Initial data from 2003, however, indicate that the flow of insurance rate increases has been stanched under the new administration led by John Garamendi, who was elected commissioner in November 2002. Only two among the twenty largest insurers have even requested auto insurance rate increases in 2003 and to date no increases have been approved.
"There has been a Garamendi effect, in which fewer companies are pursuing rate hikes and the Commissioner is applying the rigors of Prop 103 to protect consumers from unjustified increases," said Heller.
California a profitable market for insurers under Prop 103
Despite the insurance industry's automatic negative reaction to insurance regulation, California, under the stringent rules of Proposition 103, has been a more profitable environment for insurers than the nation as a whole, the study also explains. For auto liability insurance, homeowners, medical malpractice and others profits have been above average in California over the last ten years. Notably, workers compensation has not been as profitable in California as that line has been nationally. Workers compensation, however, was deregulated in California in 1993 and is in crisis currently.
According to FTCR, regulation serves to restrain the companies from damaging themselves as well as hurting consumers. Insurance regulation serves to produce the most appropriate premiums for the risk insured; insurance regulation guards against both excessive and inadequate, as well as unfairly discriminatory rates. As a result, regulated lines of insurance result in more stable rates for customers, even if they are not the absolute lowest premiums at certain points in time.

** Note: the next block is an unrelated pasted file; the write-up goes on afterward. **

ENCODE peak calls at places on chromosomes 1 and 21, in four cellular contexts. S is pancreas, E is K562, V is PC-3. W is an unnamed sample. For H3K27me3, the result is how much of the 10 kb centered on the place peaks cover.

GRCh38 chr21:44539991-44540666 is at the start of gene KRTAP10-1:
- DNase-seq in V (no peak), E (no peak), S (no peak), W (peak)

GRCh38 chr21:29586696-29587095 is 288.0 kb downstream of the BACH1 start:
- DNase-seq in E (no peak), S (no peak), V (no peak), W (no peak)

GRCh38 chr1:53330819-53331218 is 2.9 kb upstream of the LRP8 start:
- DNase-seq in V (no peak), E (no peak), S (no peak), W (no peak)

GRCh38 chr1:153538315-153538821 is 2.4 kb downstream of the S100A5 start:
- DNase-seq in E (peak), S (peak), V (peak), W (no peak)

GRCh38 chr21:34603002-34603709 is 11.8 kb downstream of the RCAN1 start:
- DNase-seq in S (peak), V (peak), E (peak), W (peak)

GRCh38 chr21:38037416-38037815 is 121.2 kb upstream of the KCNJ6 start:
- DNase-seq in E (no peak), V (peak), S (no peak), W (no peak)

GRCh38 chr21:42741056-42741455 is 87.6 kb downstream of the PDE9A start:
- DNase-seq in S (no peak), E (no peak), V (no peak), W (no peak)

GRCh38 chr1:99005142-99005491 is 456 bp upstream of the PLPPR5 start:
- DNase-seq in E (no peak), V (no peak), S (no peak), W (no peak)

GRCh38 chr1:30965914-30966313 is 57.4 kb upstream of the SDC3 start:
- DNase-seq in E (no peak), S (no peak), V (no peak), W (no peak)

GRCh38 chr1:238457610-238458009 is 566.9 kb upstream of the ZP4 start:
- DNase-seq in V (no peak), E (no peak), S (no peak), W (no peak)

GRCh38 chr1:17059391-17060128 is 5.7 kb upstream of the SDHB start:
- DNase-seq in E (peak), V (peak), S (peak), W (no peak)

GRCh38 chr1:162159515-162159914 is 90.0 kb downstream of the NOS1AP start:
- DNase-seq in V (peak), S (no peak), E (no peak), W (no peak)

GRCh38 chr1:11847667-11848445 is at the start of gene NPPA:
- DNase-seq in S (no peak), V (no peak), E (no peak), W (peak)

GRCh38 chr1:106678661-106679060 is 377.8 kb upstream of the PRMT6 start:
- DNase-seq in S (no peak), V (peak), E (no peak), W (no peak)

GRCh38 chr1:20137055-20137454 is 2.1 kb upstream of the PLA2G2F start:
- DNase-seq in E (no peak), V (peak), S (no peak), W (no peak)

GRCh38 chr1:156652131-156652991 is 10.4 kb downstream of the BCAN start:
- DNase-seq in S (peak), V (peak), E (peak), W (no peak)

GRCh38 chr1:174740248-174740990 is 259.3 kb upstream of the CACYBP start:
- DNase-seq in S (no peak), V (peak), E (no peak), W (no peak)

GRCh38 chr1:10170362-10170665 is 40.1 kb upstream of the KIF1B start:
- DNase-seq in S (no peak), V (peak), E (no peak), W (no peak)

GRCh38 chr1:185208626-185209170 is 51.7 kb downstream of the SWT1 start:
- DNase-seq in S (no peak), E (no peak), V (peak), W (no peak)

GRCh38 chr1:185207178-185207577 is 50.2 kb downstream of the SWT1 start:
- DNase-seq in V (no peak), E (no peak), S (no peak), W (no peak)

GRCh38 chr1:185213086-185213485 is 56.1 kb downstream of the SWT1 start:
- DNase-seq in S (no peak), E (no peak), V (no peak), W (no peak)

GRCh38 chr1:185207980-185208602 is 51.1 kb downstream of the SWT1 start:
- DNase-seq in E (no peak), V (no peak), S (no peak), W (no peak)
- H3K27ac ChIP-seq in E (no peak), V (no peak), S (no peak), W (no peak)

Proposition 103 Still Under Attack From Insurers
Proposition 103 has been a phenomenal success for consumers, and it has also been a profitable law for insurers. Still, insurers continue to seek ways to undermine the regulatory regimen of Proposition 103. Over the past two years Mercury Insurance has contributed nearly a million dollars to politicians as it waged a legislative battle to strip from Proposition 103 an important consumer protection against insurance discrimination. The proposal, which was signed by Governor Davis this year, would allow insurers to surcharge motorists who have never been insured in the past or have had a lapse in insurance coverage. Proposition 103 bans any discrimination against drivers based on their prior insurance status. FTCR has recently sued with other consumer and civil rights groups to invalidate the law.
Over the years there have been other efforts to dismantle Proposition 103, including challenges to the initiative's rollbacks and the rewriting of regulations to allow insurance companies to base auto premiums primarily on a driver's zip code rather than their driving record. California Insurance Commissioner John Garamendi has agreed to review current rules, which consumer groups argue allow zip code to play too great a role in setting insurance rates, in violation of Proposition 103.
"Despite the broad success of Proposition 103, it remains the insurance industry's number one enemy in California. Fifteen years after the voters enacted Proposition 103, insurance companies are still campaigning against it in every branch of government," said Heller.